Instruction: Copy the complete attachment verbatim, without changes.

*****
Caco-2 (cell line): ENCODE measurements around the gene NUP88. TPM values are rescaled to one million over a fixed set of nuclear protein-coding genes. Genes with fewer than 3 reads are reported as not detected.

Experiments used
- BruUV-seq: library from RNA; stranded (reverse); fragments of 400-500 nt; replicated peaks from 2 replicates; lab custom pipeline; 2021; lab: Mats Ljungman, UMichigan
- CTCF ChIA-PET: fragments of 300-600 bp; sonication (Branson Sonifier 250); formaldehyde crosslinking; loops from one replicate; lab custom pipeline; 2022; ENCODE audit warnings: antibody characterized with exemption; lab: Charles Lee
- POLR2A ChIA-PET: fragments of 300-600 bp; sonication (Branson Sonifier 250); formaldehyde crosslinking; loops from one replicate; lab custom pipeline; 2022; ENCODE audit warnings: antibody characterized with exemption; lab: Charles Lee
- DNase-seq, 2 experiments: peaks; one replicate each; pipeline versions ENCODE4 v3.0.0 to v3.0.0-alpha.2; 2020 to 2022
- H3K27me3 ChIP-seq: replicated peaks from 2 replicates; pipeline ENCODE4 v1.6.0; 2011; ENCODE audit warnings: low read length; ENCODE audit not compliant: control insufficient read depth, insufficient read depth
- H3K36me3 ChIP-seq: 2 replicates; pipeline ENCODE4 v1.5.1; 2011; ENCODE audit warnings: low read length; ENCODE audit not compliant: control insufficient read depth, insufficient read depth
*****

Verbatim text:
Caco-2 (cell line): ENCODE measurements around the gene NUP88. TPM values are rescaled to one million over a fixed set of nuclear protein-coding genes. Genes with fewer than 3 reads are reported as not detected.

Experiments used
- BruUV-seq: library from RNA; stranded (reverse); fragments of 400-500 nt; replicated peaks from 2 replicates; lab custom pipeline; 2021; lab: Mats Ljungman, UMichigan
- CTCF ChIA-PET: fragments of 300-600 bp; sonication (Branson Sonifier 250); formaldehyde crosslinking; loops from one replicate; lab custom pipeline; 2022; ENCODE audit warnings: antibody characterized with exemption; lab: Charles Lee
- POLR2A ChIA-PET: fragments of 300-600 bp; sonication (Branson Sonifier 250); formaldehyde crosslinking; loops from one replicate; lab custom pipeline; 2022; ENCODE audit warnings: antibody characterized with exemption; lab: Charles Lee
- DNase-seq, 2 experiments: peaks; one replicate each; pipeline versions ENCODE4 v3.0.0 to v3.0.0-alpha.2; 2020 to 2022
- H3K27me3 ChIP-seq: replicated peaks from 2 replicates; pipeline ENCODE4 v1.6.0; 2011; ENCODE audit warnings: low read length; ENCODE audit not compliant: control insufficient read depth, insufficient read depth
- H3K36me3 ChIP-seq: 2 replicates; pipeline ENCODE4 v1.5.1; 2011; ENCODE audit warnings: low read length; ENCODE audit not compliant: control insufficient read depth, insufficient read depth